In Arizona and around the country, the use of electronic health records has become increasingly popular with doctors and other health care practitioners. They have also had an effect in the courtroom as well, as EHRs are often introduced to demonstrate negligence in medical malpractice lawsuits.
In the view of many judges, electronic health records are expected to be complete, accurate and highly accessible, while paper records are expected to have a degree of human error. These electronic health records also hold a greater amount of data than their paper counterparts. This can be an advantage to a plaintiff, as the EHR may contain a small but important detail that was buried in a volume of other information and thus missed by the practitioner who has been named as a defendant.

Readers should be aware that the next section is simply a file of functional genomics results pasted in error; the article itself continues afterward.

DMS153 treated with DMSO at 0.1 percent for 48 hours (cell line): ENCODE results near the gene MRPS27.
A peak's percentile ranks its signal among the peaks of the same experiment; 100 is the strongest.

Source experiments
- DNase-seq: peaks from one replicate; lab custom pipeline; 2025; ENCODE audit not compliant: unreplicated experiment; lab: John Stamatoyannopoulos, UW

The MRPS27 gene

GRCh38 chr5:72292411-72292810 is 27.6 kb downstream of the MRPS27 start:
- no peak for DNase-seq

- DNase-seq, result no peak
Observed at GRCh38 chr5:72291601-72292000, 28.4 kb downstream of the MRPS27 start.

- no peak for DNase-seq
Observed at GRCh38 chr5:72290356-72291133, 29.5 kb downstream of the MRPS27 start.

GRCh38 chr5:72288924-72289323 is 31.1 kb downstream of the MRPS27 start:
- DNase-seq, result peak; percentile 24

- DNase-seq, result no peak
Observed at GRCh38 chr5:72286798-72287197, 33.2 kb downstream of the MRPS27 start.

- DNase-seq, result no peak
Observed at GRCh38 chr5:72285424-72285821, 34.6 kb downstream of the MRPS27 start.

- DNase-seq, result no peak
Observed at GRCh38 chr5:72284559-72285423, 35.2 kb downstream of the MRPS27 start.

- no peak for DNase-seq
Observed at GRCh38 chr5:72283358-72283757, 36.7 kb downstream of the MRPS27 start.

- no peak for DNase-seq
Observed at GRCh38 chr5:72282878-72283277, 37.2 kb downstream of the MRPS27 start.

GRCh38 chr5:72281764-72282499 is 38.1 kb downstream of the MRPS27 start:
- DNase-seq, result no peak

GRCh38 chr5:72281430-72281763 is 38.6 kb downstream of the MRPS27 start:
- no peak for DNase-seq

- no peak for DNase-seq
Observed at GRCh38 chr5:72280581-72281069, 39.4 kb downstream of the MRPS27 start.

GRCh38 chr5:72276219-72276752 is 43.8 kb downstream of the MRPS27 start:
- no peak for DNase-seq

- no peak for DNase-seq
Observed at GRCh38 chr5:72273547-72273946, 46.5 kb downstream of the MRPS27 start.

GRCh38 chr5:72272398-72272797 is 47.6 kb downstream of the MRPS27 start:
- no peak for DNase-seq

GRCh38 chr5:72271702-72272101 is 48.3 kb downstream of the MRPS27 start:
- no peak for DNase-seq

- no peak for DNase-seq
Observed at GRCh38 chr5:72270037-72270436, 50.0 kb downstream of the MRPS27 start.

Many observers believe that the use of electronic health records may be changing the standard of care that is required of physicians. With so much information contained in a typical EHR, it may now be necessary to more closely scrutinize the data that had been previously entered by other practitioners. It has also been suggested that the failure to adopt to the use of electronic health records could itself be a failure to follow the appropriate standard of care.
Patients whose conditions have been worsened as a result of amisdiagnosis based upon an incorrect entry in, or a failure to accurately interpret, an electronic health record may wish to speak with a medical malpractice attorney. Such an attorney might obtain the opinions of experts in order to determine whether such an error was a deviation from the required standard of care.